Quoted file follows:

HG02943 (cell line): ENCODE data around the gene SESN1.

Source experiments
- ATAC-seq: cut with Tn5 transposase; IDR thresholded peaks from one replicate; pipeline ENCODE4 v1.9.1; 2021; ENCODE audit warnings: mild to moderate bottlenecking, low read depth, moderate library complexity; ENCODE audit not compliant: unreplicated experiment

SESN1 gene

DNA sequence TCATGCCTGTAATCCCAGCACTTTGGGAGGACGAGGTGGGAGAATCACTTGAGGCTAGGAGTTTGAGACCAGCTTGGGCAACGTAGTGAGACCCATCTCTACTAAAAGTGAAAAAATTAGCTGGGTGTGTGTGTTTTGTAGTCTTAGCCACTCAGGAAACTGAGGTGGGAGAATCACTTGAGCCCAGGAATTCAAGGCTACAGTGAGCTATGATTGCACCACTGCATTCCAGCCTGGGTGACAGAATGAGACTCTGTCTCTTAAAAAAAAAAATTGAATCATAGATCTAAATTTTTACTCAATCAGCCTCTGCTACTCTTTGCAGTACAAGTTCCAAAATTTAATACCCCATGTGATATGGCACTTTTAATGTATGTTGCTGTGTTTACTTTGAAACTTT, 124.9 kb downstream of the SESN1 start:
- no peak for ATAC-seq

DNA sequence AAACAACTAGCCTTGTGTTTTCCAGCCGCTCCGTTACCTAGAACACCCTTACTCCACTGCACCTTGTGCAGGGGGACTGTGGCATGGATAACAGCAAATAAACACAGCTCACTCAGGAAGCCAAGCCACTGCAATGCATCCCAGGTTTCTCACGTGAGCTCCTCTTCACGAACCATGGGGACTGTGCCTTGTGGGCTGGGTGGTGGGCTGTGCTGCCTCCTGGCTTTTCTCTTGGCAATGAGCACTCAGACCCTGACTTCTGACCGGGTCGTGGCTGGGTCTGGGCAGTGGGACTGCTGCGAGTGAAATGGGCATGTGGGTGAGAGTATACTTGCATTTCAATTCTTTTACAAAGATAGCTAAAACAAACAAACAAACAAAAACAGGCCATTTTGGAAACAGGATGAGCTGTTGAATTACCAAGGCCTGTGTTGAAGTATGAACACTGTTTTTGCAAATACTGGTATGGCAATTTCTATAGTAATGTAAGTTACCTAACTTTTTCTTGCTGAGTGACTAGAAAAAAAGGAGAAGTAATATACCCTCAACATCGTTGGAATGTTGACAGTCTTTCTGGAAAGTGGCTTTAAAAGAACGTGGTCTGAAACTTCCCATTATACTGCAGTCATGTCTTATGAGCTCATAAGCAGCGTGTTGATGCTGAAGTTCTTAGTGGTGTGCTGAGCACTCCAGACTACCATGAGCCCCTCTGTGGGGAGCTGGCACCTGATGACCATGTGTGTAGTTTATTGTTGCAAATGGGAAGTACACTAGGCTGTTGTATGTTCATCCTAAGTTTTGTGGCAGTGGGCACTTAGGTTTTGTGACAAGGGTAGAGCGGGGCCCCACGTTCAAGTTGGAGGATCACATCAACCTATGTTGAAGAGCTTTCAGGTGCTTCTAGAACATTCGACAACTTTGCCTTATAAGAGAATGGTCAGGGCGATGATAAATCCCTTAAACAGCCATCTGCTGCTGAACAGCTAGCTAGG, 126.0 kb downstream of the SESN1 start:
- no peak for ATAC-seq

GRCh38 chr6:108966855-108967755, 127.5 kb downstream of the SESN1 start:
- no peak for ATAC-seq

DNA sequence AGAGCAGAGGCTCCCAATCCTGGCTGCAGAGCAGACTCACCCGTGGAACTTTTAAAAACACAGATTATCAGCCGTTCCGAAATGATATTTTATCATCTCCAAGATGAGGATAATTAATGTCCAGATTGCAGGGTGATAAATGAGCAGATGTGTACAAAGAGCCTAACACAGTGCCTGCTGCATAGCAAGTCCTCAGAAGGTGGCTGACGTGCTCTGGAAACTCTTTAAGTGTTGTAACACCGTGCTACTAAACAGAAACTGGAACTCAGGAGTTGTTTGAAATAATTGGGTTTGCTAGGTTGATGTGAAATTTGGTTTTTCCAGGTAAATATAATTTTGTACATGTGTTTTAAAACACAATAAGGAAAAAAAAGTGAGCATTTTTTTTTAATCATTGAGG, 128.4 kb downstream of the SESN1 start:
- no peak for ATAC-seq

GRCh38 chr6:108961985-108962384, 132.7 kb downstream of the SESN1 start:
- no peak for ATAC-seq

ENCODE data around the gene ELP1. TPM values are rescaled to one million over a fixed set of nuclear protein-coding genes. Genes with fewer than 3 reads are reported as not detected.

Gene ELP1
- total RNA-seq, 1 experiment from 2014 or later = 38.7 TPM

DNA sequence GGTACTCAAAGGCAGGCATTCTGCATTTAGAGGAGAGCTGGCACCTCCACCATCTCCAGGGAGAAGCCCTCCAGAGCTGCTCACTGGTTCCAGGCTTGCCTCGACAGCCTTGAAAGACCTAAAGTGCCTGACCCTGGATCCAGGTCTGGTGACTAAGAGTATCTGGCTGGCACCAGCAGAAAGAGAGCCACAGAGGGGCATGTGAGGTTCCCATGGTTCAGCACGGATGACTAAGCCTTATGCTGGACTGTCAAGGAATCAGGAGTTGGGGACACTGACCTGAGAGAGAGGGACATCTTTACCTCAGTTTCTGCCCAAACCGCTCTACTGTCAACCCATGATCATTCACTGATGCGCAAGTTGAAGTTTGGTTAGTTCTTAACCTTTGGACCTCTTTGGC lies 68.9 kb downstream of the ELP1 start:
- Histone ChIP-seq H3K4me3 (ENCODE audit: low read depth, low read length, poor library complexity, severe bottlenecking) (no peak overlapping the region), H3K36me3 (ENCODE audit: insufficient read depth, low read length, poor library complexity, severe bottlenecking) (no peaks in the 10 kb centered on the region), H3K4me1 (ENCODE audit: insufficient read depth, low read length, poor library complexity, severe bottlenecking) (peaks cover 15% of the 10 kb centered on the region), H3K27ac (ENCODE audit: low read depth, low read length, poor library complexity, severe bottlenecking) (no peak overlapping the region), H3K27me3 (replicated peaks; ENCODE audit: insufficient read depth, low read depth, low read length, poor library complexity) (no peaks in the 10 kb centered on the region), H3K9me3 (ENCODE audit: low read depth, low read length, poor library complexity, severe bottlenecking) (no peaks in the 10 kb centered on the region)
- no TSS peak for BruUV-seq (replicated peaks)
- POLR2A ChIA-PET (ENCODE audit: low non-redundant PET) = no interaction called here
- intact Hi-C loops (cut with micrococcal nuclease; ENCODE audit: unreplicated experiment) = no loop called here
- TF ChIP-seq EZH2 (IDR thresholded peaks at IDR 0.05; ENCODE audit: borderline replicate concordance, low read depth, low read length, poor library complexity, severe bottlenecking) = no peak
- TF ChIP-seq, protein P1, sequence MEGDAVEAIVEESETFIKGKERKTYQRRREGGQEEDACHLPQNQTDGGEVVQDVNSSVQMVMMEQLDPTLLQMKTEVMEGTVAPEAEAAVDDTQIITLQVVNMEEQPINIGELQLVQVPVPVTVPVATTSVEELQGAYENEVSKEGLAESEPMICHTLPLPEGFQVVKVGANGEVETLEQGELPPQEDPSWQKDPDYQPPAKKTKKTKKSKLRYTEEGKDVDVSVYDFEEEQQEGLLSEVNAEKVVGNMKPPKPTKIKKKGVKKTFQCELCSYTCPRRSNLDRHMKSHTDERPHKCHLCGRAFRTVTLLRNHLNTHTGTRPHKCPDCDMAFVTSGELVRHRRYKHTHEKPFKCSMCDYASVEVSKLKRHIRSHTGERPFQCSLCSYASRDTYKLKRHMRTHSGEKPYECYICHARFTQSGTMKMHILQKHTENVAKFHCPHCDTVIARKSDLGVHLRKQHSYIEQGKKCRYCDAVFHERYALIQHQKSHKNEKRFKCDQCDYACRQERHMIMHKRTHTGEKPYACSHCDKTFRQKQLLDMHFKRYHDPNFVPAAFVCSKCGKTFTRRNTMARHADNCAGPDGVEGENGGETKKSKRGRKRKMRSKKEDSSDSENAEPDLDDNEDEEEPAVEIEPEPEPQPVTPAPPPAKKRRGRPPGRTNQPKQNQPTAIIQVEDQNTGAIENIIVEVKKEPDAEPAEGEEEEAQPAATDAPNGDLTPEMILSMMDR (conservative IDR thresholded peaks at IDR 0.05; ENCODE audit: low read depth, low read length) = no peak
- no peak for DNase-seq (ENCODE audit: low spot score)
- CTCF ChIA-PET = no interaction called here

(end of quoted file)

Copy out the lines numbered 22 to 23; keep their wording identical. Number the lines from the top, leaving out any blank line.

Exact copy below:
- intact Hi-C loops (cut with micrococcal nuclease; ENCODE audit: unreplicated experiment) = no loop called here
- TF ChIP-seq EZH2 (IDR thresholded peaks at IDR 0.05; ENCODE audit: borderline replicate concordance, low read depth, low read length, poor library complexity, severe bottlenecking) = no peak